Sunday, October 09, 2005

Remembrance Of Games Past

Tonight Canadians got to hear their "second" national anthem - the Hockey Night In Canada theme - for the first time in over a year. There was a great deal fo concern that even with the NHL strike being solved, the CBC lockout would delay the return of Hockey for those viewers who don't have cable or satellite services. The resolution of the lockout last week and an effort on the part of both sides meant that Canadians would hear the "dulcet" tones of Ron McLean, Don Cherry, and the rest of the Hockey Night In Canada crew. Somehow it was fitting that the first game on CBC for most of the country was the Montreal Canadiens against the Toronto Maple Leafs.

This rambling entry is a bit of a remembrance for me. As the name of this blog states, I am a child of television and if you're a Canadian, television always meant Hockey Night In Canada. Canadians didn't - and don't - have any trouble deciding what to watch on Saturday nights; it's always been hockey. I was a kid in the time of the misnamed "Original Six" (they can trace their status as "original" to 1926 when the Red Wings, Rangers and Blackhawls were formed and their status as six to 1942 when the New York Americans folded and weren't reinstated after the war), and a particular time of the Original Six. Between 1956 when I was born and 1968, only three teams won the Stanley Cup: the Toronto Maple Leafs, the Montreal Canadiens, and the Chicago Blackhawks ... and the Blackhawks only won once, in 1961. As often as not it was the Leafs playing the Canadiens for the Cup. It was only suitable since they were literally the only original teams in the league, going back to its formation in 1917.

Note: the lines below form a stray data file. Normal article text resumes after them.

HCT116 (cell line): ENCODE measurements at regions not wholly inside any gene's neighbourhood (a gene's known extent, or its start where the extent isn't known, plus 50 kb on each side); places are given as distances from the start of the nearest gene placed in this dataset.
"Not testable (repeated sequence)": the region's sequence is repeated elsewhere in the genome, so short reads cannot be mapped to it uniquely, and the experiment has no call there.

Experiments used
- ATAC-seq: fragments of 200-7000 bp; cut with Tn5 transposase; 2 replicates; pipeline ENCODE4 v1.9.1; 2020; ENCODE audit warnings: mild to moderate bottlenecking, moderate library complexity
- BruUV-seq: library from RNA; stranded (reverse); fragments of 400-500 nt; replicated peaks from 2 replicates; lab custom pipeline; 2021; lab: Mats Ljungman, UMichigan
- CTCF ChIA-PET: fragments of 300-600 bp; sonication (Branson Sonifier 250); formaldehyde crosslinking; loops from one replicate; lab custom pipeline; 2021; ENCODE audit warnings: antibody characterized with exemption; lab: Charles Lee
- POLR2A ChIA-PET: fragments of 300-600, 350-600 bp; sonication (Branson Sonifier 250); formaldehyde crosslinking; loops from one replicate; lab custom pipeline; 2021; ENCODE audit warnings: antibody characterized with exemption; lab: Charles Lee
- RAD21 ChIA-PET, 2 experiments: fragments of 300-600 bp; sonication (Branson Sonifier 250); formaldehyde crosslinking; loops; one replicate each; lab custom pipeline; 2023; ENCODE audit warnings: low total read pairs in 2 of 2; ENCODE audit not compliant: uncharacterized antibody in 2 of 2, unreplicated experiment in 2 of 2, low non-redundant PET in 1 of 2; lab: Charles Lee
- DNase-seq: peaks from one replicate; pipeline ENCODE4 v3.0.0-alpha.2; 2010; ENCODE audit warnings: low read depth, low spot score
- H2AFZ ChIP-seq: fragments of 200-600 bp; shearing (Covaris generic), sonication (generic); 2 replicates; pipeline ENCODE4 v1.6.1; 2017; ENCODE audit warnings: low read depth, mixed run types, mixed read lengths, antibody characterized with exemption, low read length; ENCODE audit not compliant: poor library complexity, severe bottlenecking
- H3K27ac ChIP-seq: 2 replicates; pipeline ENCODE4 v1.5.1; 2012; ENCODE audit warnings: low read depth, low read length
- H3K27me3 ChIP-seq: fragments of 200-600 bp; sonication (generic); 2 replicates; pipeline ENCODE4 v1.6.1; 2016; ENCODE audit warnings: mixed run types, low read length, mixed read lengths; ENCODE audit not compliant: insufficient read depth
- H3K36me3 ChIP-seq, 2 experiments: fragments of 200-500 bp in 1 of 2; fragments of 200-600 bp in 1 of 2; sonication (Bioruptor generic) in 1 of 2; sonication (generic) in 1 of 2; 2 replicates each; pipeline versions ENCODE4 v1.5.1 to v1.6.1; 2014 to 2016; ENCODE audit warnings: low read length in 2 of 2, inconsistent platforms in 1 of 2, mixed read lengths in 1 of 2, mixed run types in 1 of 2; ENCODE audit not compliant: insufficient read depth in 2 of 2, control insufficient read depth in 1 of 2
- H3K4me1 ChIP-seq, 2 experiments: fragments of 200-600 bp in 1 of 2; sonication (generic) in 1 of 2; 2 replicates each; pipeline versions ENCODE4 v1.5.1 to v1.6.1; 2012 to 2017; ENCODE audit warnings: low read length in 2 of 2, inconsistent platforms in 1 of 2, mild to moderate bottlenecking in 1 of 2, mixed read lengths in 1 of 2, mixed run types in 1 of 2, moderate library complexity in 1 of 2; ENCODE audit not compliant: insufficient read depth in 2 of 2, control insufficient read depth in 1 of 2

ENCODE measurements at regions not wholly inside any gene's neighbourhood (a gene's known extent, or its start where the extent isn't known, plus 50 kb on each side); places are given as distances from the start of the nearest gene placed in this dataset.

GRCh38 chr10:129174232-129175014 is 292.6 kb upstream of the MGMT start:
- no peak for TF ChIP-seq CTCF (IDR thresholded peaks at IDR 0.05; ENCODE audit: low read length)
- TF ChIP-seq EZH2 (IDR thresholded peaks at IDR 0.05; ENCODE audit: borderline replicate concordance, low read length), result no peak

When I was a kid certain things were certainties. The Rangers and the Bruins stank (sorry little brother but it's true - from 1959 to 1967 then never finished higher than fifth in a six team league and more often than not fifth was something they could only dream about), and the Blackhawks and Red Wings usually weren't quite good enough to beat a Canadian team. We knew that if either the Leafs or Canadiens were playing the Russians who kept beating our amateurs at the Olympics, they'd wipe the ice with them. Canadians always saw either the Leafs or the Canadiens on TV. The games from Montreal were featured Frank Selke Jr. and Danny Gallivan as announcers while the Toronto games were announced by the legendary Foster Hewitt - and later his son Bill Hewitt - with Ward Cornell. Hewitt was probably the greatest announcer in the game, perhaps of all time. He was the first man to broadcast an NHL game on radio (there were a couple of other men who announced games on radio, notably Regina's Peter Parker who broadcast the first complete professional game in 1923 eight days before Hewitt) and was a staple of CBC's radio broadcasts. We almost never saw a complete game. The broadcasts would start about ten minutes into the game, the owners having the belief that people wouldn't come to the games if they could see it for free on TV, which is sort of hard to believe with the black & white TVs of the day. If the game was from Toronto Foster Hewitt would greet us with his classic introduction: "Good evening Canada and hockey fans in the United States" and he'd give the score, if there was one, as part of a summary of the action so far. Selke and Gallivan did something similar from Montreal although they didn't have an introductory line like Hewitt. The first half of the game was sponsored by Imperial Oil-Esso, whose commercials featured actor Murray Westgate as a smiling station attendant, while the second half belonged to Ford Motors. At the end of the game was the Three Star selection, a tradition going back to radio days and a new gasoline from Imperial-Esso called Three Star Gas.